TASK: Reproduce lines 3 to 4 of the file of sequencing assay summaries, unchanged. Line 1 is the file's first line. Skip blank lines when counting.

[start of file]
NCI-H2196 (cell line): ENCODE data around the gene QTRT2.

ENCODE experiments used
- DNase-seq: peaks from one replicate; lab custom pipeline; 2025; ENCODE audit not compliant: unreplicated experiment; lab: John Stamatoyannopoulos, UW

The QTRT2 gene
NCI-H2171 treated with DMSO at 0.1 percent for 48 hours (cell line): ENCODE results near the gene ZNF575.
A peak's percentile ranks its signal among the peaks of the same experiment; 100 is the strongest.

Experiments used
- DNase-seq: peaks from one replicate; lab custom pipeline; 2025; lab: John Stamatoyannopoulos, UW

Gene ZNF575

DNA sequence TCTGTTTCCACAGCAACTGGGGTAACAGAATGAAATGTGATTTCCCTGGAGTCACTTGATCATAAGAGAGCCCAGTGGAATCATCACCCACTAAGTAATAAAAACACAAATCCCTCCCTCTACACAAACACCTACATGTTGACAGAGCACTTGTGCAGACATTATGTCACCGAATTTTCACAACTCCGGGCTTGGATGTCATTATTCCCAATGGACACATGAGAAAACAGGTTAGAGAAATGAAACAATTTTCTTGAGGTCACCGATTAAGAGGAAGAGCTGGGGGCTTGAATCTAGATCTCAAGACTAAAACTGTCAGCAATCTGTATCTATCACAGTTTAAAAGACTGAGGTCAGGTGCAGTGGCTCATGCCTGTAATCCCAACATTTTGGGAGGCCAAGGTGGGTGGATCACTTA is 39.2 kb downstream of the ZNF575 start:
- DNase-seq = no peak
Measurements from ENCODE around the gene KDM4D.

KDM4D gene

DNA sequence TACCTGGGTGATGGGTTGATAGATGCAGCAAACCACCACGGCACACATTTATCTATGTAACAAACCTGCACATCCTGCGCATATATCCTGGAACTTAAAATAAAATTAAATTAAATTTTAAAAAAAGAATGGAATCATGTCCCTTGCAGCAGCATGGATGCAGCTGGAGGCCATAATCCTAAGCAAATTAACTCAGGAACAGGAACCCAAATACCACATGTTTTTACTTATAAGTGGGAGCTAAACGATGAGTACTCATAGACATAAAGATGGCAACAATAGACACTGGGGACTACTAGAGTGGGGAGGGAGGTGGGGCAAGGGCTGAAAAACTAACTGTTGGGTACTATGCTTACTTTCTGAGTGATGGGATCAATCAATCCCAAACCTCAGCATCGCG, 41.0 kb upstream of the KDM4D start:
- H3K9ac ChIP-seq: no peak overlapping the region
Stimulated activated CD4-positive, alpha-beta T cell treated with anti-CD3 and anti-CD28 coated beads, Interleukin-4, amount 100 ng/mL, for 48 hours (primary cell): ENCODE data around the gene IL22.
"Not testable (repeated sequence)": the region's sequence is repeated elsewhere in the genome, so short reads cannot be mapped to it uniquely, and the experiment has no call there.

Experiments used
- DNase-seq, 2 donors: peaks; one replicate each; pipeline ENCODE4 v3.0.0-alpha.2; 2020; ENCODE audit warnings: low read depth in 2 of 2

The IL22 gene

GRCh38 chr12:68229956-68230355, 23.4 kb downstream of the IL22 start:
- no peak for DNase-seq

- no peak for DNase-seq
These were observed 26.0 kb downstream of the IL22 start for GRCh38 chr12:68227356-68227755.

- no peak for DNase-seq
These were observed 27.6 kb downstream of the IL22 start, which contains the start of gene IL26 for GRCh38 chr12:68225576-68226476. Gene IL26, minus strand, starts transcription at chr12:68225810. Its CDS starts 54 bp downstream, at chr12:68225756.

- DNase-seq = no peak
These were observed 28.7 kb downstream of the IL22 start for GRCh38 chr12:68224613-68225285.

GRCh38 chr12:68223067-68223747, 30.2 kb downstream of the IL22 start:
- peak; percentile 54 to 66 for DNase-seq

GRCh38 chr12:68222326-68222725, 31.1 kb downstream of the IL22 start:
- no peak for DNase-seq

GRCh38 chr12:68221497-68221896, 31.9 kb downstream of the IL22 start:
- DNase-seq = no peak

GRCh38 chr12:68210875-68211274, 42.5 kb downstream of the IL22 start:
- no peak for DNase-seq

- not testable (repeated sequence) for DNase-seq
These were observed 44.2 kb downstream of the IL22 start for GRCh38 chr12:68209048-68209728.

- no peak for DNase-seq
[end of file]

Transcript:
- DNase-seq: peaks from one replicate; lab custom pipeline; 2025; ENCODE audit not compliant: unreplicated experiment; lab: John Stamatoyannopoulos, UW

The QTRT2 gene